Recharge your savings
First, let’s define savings. It’s money that you’re going to need to put your hands on sooner rather than later, for things a like a major car repair or a down payment on a car or a house. These savings belong in low-risk, easy-access savings accounts or money market accounts. As you know your needs and aspirations better than anyone, decide how much money will be enough: $10,000, $20,000, $100,000 or more?
The reason your savings needs to be in relatively safe, low-risk accounts is there’s no telling what riskier investments will do from year to year. The S&P 500 Index might have been up 30 percent in 2013, but between year-end 2007 and 2008, the same index lost a third of its value.
So the idea with your savings is, steady wins the race. If you saved just 5 percent of your $35,000 annual salary, anticipating an annual 3 percent raise, and you earned 5 percent on your savings, you would have $174,000 in your account after 30 years. If you boost your savings rate to 7 percent, you would total about $244,000.
Fortify your retirement account
If you’re fortunate to work for a company that offers a retirement account, contribute to it. By adding $100 per month when you’re 25, you’ll have an extra $330,000 waiting for you when you turn 65, if your investments return 8 percent annually. Since these are pre-tax dollars you’re investing, you’ll be deducting only $75 from your paycheck, not $100, each month, if you’re in the 25 percent tax bracket. If your employer matches all or some of your contribution, you’re looking at free money.
If you don’t enjoy the luxury of a 401(k), fund your own individual retirement account (IRA). If you initially deposit $1,000 at eight percent and make subsequent contributions of $100 contribution each month, you’ll have about $373,000 after 30 years. By funding your IRA with $1,000 to start, unlike our above example, you will have earned an additional $43,000.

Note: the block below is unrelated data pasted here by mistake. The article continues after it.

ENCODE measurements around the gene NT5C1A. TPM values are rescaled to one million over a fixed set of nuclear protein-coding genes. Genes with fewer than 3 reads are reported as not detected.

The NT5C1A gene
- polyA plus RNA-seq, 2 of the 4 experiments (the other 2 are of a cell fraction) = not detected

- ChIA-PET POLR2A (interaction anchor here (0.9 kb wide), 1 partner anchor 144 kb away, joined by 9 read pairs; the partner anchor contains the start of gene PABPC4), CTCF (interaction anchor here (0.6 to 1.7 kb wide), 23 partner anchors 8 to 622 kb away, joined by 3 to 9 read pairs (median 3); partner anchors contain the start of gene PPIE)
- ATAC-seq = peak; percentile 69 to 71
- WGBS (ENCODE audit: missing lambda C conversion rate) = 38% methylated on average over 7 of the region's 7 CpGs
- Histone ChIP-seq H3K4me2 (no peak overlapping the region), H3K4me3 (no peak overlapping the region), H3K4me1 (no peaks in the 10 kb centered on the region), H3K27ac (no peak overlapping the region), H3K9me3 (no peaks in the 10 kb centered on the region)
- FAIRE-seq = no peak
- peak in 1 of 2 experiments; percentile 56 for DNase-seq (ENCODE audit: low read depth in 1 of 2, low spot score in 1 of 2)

However you do it -- starting from zero or with $1,000 -- you come out a big winner if you start your long-term investment plan now and stay the course.
Plan for your long-term health needs
If you only had to worry about building up a nest egg, securing your future would be a relative breeze. We’ve yet to discuss the elephant in the room, which despite its size, often goes unnoticed largely because many Americans believe that the government will pick up the tab for their old-age infirmities.
It doesn’t, so you need to start planning now. In fact, 70 percent of Americans will require some form of long-term health care, and it doesn’t come cheap. It costs an average of $3,022 a month for a room at an assisted-living facility, or $36,264 a year, according to the Assisted Living Federation of America. If you need help taking medications, getting dressed, or assistance with your other daily activities, you’ll require full-scale nursing home care, which costs about $85,000 a year.
If you’re 55 now, a typical long-term care policy costs about $2,000 a year. For that, you’ll get a daily benefit of about $150 a day, which may cap out after four or five years. Most policies also have a 90-day deductible, which means your coverage doesn’t kick in for three months. Your care is completely on your dime.
Getting to ‘Yes’
Living well in retirement or even humbly in your golden years is no easy task. It takes discipline, sacrifice and extraordinary planning and vision.
To be able to meet your own financial needs, and at the same help provide for someone else’s, especially a family member’s, would be a deeply satisfying achievement.
Giving money to family would indeed be a notable and noteworthy capstone to your life -- you would be paying it forward to the persons you care about most. But don’t even think about it unless you have your own financial house in order first.
Say “yes” to the action plan above and you’ll soon be able to say “yes” to a family member or friend in financial need.